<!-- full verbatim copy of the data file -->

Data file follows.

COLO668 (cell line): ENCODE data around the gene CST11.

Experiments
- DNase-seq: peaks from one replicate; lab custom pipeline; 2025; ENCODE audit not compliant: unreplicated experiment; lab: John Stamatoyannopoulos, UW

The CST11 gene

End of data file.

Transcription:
COLO668 (cell line): ENCODE data around the gene CST11.

Experiments
- DNase-seq: peaks from one replicate; lab custom pipeline; 2025; ENCODE audit not compliant: unreplicated experiment; lab: John Stamatoyannopoulos, UW

The CST11 gene